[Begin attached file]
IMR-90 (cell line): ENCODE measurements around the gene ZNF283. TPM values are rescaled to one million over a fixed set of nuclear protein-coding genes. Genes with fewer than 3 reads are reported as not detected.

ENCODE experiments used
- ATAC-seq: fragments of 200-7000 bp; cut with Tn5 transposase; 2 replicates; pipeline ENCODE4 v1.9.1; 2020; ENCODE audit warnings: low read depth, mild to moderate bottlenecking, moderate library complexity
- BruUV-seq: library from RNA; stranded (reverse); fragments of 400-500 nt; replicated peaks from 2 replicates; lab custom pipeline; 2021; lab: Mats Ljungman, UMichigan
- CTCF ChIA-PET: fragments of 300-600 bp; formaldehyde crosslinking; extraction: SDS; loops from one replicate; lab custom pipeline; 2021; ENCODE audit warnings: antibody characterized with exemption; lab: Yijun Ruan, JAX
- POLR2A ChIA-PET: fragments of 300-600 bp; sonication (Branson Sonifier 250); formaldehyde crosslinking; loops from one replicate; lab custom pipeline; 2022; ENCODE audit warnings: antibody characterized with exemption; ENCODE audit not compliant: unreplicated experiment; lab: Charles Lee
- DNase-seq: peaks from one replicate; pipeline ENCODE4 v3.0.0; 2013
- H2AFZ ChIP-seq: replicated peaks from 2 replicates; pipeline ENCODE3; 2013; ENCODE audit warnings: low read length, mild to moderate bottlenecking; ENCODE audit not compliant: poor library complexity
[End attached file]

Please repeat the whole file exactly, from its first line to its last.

IMR-90 (cell line): ENCODE measurements around the gene ZNF283. TPM values are rescaled to one million over a fixed set of nuclear protein-coding genes. Genes with fewer than 3 reads are reported as not detected.

ENCODE experiments used
- ATAC-seq: fragments of 200-7000 bp; cut with Tn5 transposase; 2 replicates; pipeline ENCODE4 v1.9.1; 2020; ENCODE audit warnings: low read depth, mild to moderate bottlenecking, moderate library complexity
- BruUV-seq: library from RNA; stranded (reverse); fragments of 400-500 nt; replicated peaks from 2 replicates; lab custom pipeline; 2021; lab: Mats Ljungman, UMichigan
- CTCF ChIA-PET: fragments of 300-600 bp; formaldehyde crosslinking; extraction: SDS; loops from one replicate; lab custom pipeline; 2021; ENCODE audit warnings: antibody characterized with exemption; lab: Yijun Ruan, JAX
- POLR2A ChIA-PET: fragments of 300-600 bp; sonication (Branson Sonifier 250); formaldehyde crosslinking; loops from one replicate; lab custom pipeline; 2022; ENCODE audit warnings: antibody characterized with exemption; ENCODE audit not compliant: unreplicated experiment; lab: Charles Lee
- DNase-seq: peaks from one replicate; pipeline ENCODE4 v3.0.0; 2013
- H2AFZ ChIP-seq: replicated peaks from 2 replicates; pipeline ENCODE3; 2013; ENCODE audit warnings: low read length, mild to moderate bottlenecking; ENCODE audit not compliant: poor library complexity